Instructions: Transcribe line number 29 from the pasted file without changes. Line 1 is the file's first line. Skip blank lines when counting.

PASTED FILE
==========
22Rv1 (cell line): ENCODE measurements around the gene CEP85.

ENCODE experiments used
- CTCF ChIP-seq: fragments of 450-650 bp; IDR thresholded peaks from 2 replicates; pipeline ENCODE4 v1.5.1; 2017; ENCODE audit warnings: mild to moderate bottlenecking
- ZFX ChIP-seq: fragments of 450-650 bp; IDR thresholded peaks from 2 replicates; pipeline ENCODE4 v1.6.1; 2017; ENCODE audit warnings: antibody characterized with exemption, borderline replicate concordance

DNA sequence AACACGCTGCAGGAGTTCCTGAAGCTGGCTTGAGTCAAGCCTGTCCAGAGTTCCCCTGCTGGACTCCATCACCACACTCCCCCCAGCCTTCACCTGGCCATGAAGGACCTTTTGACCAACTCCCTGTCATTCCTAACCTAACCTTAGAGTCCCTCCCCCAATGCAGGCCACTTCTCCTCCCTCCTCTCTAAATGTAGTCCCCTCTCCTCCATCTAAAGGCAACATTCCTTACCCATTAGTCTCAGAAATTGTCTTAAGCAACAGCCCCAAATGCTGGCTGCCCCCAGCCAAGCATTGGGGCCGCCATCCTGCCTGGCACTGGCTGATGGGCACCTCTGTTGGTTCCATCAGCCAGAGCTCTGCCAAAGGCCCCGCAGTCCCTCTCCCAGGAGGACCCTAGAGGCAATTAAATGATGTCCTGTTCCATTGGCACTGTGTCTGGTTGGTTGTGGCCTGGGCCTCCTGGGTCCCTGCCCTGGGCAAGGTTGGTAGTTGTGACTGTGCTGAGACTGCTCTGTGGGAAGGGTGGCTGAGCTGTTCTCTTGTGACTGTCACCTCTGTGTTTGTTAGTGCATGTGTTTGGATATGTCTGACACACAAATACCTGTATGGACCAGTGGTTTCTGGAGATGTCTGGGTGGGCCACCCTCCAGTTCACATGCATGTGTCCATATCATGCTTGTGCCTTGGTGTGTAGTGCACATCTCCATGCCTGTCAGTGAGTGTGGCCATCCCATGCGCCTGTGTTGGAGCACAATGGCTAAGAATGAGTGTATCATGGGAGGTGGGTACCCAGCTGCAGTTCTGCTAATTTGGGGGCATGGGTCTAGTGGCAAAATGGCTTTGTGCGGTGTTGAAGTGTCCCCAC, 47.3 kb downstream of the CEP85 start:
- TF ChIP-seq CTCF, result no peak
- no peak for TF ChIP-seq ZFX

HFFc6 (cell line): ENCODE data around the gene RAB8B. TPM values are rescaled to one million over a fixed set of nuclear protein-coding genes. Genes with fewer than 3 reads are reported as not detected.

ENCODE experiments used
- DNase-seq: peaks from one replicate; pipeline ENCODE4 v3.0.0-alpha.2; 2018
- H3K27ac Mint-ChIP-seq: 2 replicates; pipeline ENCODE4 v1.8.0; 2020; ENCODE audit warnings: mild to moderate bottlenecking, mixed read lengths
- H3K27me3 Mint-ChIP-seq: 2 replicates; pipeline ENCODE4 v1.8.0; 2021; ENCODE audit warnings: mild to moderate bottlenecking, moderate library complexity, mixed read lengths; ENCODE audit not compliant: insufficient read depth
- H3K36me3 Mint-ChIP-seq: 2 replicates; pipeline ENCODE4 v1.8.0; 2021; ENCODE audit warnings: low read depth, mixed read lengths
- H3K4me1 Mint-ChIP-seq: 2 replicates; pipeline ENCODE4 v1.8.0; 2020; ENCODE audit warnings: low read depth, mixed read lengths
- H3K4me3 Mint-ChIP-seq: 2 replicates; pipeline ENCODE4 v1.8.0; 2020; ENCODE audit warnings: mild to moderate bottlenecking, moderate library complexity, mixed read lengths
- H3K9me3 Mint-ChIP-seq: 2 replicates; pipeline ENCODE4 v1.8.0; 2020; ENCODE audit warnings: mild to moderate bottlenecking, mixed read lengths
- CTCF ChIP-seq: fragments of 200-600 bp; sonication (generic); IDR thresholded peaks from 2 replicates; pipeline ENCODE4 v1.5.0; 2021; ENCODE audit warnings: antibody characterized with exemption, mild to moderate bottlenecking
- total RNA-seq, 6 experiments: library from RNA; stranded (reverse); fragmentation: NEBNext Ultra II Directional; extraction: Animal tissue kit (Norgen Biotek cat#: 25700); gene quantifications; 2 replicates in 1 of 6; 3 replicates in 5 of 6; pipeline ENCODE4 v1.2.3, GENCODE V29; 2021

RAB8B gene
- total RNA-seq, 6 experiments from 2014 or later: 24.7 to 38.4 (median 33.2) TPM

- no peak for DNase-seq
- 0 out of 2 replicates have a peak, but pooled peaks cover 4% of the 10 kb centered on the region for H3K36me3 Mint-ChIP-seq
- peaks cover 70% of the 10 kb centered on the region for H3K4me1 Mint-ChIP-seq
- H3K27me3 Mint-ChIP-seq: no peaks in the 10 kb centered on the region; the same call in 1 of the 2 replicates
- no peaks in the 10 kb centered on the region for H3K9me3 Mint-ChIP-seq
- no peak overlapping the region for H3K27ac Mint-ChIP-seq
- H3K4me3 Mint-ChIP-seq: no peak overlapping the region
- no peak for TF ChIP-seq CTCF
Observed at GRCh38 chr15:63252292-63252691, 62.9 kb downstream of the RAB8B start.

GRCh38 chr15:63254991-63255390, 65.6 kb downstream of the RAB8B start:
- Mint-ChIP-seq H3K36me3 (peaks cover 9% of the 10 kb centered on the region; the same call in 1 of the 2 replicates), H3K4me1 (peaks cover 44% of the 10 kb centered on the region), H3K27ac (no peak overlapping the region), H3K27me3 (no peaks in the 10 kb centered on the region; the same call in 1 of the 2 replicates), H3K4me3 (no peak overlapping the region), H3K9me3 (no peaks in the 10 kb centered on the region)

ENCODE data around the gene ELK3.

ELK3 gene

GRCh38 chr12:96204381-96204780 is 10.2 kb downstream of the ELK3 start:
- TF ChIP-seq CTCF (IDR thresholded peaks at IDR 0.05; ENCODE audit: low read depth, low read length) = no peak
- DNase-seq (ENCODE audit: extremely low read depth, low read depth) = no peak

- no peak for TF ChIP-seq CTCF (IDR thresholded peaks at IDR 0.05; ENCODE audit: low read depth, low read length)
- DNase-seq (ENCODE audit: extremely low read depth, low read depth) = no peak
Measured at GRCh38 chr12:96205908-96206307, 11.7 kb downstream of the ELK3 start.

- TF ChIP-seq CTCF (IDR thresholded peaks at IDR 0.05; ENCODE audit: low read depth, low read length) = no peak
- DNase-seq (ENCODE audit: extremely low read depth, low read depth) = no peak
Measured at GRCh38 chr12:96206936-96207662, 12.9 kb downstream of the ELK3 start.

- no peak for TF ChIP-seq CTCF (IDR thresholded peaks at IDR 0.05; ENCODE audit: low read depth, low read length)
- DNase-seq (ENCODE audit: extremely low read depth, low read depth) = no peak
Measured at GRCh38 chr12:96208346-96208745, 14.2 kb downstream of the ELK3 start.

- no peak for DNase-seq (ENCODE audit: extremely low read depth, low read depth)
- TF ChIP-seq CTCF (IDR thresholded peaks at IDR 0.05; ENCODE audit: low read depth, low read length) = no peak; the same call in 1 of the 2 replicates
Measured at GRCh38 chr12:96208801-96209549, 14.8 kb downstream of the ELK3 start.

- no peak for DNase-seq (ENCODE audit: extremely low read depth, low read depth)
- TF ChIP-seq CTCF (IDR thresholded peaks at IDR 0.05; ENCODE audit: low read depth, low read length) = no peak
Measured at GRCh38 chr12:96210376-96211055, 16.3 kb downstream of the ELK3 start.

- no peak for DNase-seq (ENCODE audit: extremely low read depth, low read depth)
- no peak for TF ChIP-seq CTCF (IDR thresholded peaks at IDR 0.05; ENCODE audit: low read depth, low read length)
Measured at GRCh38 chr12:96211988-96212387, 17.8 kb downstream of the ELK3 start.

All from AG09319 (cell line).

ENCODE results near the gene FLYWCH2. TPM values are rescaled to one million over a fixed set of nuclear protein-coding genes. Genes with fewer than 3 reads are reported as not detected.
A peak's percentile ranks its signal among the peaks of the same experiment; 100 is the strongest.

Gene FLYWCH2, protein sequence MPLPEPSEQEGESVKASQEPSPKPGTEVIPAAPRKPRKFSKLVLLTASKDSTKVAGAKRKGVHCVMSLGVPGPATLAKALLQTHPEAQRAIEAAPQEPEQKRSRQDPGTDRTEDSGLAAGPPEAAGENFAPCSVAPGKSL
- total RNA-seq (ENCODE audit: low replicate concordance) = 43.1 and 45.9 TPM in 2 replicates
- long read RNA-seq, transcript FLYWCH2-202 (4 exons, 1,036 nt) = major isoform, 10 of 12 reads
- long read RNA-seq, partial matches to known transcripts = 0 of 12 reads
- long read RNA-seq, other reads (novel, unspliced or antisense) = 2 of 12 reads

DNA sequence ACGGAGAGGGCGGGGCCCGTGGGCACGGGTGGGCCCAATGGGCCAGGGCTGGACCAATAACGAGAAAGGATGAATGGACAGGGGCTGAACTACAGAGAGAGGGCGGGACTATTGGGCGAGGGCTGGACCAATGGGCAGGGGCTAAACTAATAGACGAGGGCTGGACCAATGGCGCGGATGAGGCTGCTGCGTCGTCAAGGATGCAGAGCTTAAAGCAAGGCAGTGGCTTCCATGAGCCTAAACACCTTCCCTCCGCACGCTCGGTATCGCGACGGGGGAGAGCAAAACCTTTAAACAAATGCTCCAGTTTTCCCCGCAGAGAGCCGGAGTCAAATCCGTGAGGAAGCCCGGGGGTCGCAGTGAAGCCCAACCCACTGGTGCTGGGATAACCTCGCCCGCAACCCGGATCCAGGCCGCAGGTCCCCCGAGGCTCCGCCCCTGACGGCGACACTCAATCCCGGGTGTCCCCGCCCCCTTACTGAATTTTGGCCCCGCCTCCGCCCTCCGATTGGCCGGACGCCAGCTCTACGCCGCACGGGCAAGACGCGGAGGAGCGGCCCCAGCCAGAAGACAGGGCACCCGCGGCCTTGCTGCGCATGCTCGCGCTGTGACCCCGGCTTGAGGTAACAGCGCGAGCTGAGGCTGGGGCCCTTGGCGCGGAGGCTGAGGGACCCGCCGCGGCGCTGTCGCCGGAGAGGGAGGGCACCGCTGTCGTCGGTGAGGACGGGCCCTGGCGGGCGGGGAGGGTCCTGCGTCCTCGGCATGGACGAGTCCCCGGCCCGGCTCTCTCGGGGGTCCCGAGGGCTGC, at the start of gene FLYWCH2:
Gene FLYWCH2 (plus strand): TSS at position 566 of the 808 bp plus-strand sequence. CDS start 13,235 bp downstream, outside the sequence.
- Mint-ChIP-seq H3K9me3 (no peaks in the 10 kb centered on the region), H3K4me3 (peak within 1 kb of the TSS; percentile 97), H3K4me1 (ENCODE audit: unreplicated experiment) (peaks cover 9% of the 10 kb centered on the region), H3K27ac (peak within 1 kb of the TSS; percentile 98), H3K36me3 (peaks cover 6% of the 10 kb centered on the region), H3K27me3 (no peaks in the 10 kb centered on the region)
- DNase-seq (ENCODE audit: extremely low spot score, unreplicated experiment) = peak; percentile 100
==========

Observed at GRCh38 chr15:63252292-63252691, 62.9 kb downstream of the RAB8B start.